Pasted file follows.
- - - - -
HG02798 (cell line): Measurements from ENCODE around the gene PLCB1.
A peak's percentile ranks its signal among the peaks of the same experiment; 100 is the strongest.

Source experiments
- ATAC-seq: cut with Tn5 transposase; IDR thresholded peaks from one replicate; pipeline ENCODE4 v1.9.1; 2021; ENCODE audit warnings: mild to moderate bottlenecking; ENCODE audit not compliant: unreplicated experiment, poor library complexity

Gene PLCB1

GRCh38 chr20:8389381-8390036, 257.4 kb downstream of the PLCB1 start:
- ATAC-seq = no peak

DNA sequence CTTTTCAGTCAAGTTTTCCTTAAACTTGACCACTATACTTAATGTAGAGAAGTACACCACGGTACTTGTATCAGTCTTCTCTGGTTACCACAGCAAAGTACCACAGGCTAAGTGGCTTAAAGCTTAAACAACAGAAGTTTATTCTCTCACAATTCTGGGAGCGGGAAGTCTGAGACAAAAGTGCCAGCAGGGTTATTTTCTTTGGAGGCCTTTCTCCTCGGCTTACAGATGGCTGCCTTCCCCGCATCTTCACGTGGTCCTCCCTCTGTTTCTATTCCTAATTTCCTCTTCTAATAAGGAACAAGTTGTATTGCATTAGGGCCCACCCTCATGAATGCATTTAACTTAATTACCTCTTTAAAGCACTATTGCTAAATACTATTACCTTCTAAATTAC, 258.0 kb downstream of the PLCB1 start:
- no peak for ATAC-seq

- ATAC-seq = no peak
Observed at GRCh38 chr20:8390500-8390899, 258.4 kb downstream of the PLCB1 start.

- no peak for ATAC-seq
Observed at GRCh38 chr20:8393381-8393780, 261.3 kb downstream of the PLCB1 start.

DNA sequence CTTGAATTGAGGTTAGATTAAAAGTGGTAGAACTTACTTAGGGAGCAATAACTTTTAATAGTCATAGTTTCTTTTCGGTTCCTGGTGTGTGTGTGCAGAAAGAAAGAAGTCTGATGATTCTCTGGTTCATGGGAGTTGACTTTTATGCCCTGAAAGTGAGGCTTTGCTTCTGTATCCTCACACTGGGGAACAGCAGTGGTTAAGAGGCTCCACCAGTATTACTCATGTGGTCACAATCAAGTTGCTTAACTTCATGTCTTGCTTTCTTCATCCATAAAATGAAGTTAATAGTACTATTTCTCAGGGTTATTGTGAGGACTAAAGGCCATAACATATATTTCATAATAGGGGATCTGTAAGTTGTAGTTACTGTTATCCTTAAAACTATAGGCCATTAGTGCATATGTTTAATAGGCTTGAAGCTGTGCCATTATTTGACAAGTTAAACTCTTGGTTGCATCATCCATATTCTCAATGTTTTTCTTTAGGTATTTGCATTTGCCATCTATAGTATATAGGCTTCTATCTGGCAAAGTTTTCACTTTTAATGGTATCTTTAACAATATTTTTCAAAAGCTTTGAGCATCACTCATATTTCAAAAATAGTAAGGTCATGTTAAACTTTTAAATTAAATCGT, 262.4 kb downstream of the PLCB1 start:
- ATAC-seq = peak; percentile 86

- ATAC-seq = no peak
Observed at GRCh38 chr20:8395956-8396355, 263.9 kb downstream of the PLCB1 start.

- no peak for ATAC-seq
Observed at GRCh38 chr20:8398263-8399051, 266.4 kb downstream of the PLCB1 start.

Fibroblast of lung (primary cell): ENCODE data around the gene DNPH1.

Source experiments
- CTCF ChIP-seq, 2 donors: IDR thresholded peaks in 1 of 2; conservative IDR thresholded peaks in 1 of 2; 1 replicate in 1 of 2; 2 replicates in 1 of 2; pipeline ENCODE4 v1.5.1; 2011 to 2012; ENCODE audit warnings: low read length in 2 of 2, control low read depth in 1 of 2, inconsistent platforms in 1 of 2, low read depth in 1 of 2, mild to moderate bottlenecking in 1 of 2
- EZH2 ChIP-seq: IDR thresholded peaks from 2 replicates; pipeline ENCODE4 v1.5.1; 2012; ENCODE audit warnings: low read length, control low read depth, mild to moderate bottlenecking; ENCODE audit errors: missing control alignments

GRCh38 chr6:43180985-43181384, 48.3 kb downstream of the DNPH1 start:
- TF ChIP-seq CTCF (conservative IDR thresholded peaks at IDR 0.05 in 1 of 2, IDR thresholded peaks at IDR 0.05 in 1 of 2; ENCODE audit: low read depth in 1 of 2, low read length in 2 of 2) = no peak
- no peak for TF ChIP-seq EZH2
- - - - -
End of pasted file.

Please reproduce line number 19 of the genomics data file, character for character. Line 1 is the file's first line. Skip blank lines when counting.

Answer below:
Observed at GRCh38 chr20:8398263-8399051, 266.4 kb downstream of the PLCB1 start.